Published on January 14th, 2014 | by Michael Sheridan0
Can Video Games Turn You Into The Next Hendrix?
Much has been said to detract from Guitar Hero and Rock Band as games. Elitist guitarists shun the games, with the belief that following colored dots on five tracks is nothing like actual guitar playing. Some gamers shy away from the games, avoiding the expense of large, proprietary controllers. Rock band exacerbated the problem by introducing the drum kit and the four-player full band mode. Even so, is there some musical merit in Guitar Hero and Rock Band?
With five buttons and zero strings, no one can argue that Guitar Hero teaches you how to play guitar. Playing thousands of hours of Guitar Hero won’t teach you chords or fingerings or how to hold a string against a fret without buzzing.
That said, Guitar Hero is not without musical merit. The controller, for one thing, is shaped and feels like a small electric guitar. Using it helps you get used to holding a real instrument; having a weight across your shoulders from the strap, finding the right height to strum effectively and so on. Guitar Hero has one other benefit. While the lack of strings makes it impossible to use to learn chords and individual notes, the game is a fantastic lesson in learning rhythm. Coordinating a change in fingering with a strum is an essential skill, and Guitar Hero has no trouble teaching that lesson.
Rock Band and Rock Band 2 are in the same boat as Guitar Hero and its sequels. Some claim Rock Band tracks are laid out more realistically for a budding guitarist, but for the most part, all of the same benefits and drawbacks apply.
Rock Band does add the bass, vocal and drum tracks, however, which each have their own merits. With the bass track, the second guitarist learns to listen to the backing track rather than the primary guitar part; a skill that is necessary for learning a bass guitar.
Vocals, essentially, are a form of karaoke. The game simply offers an indicator of pitch, and leaves the rest up to the vocalist. It’s no substitute for actual vocal training, but it certainly gives budding singers an idea of how in tune their singing really is.
The drum kit is the most accurate and most useful teaching tool in Rock Band. With four drums and a bass pedal, the drum kit is laid out almost exactly like a basic kit in real life. The skills needed to drum in Rock Band include hand-eye coordination, a sense of rhythm and the ability to stomp the pedal in time and accurately; all of which is necessary for a drummer. In fact, it’s been shown that putting a few colored pads on real drums allows a rock band drummer to perform live with passable skill. A four-pad kit is limited compared to many actual band kits, but it’s a start.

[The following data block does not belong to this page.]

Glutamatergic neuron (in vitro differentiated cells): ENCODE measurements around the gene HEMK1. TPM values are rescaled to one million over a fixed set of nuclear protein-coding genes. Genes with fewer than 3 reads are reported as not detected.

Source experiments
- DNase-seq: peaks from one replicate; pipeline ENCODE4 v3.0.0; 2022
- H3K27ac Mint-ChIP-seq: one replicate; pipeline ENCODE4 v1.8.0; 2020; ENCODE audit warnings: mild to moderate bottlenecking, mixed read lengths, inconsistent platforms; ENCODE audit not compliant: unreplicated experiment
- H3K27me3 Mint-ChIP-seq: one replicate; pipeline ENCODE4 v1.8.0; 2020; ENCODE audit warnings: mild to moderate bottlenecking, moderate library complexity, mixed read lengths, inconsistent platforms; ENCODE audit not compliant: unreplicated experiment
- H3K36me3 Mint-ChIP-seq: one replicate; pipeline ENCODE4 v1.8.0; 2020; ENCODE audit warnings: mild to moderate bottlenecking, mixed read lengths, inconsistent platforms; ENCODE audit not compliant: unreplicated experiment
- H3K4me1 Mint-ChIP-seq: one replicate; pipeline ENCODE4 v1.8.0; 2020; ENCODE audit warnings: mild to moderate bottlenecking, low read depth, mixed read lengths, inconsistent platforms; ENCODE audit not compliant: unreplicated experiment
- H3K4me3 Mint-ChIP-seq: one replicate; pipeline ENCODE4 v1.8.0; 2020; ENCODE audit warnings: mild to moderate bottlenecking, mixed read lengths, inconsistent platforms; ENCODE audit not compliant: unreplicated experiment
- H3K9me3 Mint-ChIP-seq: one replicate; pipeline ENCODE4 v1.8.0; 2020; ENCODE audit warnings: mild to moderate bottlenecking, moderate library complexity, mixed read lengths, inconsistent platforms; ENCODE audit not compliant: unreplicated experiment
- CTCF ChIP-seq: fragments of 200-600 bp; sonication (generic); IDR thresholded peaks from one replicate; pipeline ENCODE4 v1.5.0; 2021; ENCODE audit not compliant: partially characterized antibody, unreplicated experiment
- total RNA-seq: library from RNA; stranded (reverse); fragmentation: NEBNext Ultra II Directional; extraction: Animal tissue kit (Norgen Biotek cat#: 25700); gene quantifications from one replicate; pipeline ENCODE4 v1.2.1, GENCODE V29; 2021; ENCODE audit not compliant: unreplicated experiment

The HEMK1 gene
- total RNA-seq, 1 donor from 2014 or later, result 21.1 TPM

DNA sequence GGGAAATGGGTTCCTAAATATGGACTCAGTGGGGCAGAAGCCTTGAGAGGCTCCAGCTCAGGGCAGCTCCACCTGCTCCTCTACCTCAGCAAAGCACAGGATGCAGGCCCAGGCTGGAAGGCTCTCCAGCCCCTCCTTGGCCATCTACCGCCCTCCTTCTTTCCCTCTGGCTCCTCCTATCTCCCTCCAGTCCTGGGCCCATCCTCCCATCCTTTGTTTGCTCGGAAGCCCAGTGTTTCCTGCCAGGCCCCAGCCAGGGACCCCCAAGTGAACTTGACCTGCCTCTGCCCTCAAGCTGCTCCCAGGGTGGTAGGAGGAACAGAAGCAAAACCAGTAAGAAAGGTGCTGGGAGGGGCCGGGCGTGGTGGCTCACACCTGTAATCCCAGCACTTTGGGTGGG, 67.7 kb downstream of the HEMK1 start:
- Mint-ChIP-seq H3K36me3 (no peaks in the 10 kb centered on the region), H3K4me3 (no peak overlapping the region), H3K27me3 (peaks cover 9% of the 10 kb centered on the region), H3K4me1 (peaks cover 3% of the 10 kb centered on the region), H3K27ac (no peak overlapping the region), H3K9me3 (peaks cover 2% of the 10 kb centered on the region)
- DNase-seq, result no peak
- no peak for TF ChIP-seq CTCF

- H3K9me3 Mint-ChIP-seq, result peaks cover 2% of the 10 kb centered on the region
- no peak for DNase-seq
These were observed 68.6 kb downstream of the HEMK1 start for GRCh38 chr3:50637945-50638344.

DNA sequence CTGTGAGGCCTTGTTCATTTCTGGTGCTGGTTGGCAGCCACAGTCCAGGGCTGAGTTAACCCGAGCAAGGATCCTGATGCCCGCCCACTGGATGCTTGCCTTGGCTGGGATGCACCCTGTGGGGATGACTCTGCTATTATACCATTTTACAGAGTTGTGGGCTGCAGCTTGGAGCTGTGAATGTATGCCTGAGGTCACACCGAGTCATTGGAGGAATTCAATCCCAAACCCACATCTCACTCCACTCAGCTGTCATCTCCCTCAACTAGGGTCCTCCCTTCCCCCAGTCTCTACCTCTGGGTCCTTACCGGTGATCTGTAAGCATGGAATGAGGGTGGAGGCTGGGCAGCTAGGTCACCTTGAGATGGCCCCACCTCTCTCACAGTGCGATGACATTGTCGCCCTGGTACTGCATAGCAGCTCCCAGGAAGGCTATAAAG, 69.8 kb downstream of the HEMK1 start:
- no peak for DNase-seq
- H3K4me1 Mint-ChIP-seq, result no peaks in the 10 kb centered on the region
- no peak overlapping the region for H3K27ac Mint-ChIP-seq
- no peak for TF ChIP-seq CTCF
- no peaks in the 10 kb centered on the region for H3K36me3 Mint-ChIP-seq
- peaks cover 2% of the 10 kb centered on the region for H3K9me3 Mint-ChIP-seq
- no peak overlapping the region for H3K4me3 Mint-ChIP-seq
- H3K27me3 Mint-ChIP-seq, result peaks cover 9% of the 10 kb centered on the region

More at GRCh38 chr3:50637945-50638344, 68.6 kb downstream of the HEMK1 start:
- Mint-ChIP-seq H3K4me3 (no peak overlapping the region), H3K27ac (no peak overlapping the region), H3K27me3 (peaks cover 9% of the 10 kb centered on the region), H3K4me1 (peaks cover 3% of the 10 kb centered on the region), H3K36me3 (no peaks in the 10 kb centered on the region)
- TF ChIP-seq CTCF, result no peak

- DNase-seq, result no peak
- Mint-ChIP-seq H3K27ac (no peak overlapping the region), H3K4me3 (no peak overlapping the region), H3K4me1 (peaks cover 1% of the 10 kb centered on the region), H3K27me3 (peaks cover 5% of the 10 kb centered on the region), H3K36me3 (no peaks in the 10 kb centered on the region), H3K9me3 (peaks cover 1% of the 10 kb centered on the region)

Rock Band 3 and Rocksmith
By this point in the franchise, people were demanding the ability to use something more akin to a real guitar for Rock Band songs. In response, Rock Band 3 allows the gamer to use a guitar that is much closer to an actual electric guitar. The two peripherals that work with the game are a button guitar and an expanded electric.
The button guitar teaches the gamer two things that a traditional Guitar Hero controller cannot. The first is height on the fret board. While individual string fingerings don’t matter, position up the neck does. The second is strumming the right strings. The strum bar is replaced by six simulated strings, and the player must strum the right strings at the right time.
The expanded electric guitar is a fully functional electric guitar with a few enhancements that turn it into a controller for the game. Using this guitar teaches most of the basics of actual guitar playing.
Finally, Rocksmith. The Rocksmith game is less of a game and more of a teaching tool wrapped inside a game. Rocksmith uses a special cable to connect a real guitar to a computer, and it operates exactly as a real guitar would. In fact, Rocksmith was designed as a teaching tool. It’s the next best thing to private lessons.
So yes, picking the right games may just make you the next Jimi Hendrix.